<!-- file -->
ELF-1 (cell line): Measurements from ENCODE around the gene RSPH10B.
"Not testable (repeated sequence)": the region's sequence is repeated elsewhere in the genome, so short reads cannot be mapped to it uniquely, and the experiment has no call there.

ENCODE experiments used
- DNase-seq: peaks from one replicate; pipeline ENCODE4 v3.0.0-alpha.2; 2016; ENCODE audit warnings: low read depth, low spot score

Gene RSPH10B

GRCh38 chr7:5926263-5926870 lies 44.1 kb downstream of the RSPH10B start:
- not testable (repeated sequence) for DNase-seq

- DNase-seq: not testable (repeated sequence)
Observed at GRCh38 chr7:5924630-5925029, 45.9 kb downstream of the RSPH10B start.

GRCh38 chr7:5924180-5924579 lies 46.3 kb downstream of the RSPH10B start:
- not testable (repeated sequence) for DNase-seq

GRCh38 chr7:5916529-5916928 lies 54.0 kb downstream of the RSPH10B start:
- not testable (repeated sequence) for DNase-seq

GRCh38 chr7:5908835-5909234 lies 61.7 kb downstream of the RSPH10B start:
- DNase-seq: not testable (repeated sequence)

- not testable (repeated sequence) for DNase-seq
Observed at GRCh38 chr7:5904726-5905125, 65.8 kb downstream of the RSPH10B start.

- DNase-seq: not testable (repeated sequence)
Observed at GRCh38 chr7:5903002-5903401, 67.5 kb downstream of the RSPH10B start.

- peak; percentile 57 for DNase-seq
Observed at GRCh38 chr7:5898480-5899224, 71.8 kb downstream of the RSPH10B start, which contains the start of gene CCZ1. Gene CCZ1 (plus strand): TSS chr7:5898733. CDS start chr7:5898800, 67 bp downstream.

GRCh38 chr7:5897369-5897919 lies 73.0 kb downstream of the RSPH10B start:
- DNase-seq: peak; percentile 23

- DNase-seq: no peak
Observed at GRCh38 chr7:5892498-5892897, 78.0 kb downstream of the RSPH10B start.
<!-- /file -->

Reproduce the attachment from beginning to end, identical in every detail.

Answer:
ELF-1 (cell line): Measurements from ENCODE around the gene RSPH10B.
"Not testable (repeated sequence)": the region's sequence is repeated elsewhere in the genome, so short reads cannot be mapped to it uniquely, and the experiment has no call there.

ENCODE experiments used
- DNase-seq: peaks from one replicate; pipeline ENCODE4 v3.0.0-alpha.2; 2016; ENCODE audit warnings: low read depth, low spot score

Gene RSPH10B

GRCh38 chr7:5926263-5926870 lies 44.1 kb downstream of the RSPH10B start:
- not testable (repeated sequence) for DNase-seq

- DNase-seq: not testable (repeated sequence)
Observed at GRCh38 chr7:5924630-5925029, 45.9 kb downstream of the RSPH10B start.

GRCh38 chr7:5924180-5924579 lies 46.3 kb downstream of the RSPH10B start:
- not testable (repeated sequence) for DNase-seq

GRCh38 chr7:5916529-5916928 lies 54.0 kb downstream of the RSPH10B start:
- not testable (repeated sequence) for DNase-seq

GRCh38 chr7:5908835-5909234 lies 61.7 kb downstream of the RSPH10B start:
- DNase-seq: not testable (repeated sequence)

- not testable (repeated sequence) for DNase-seq
Observed at GRCh38 chr7:5904726-5905125, 65.8 kb downstream of the RSPH10B start.

- DNase-seq: not testable (repeated sequence)
Observed at GRCh38 chr7:5903002-5903401, 67.5 kb downstream of the RSPH10B start.

- peak; percentile 57 for DNase-seq
Observed at GRCh38 chr7:5898480-5899224, 71.8 kb downstream of the RSPH10B start, which contains the start of gene CCZ1. Gene CCZ1 (plus strand): TSS chr7:5898733. CDS start chr7:5898800, 67 bp downstream.

GRCh38 chr7:5897369-5897919 lies 73.0 kb downstream of the RSPH10B start:
- DNase-seq: peak; percentile 23

- DNase-seq: no peak
Observed at GRCh38 chr7:5892498-5892897, 78.0 kb downstream of the RSPH10B start.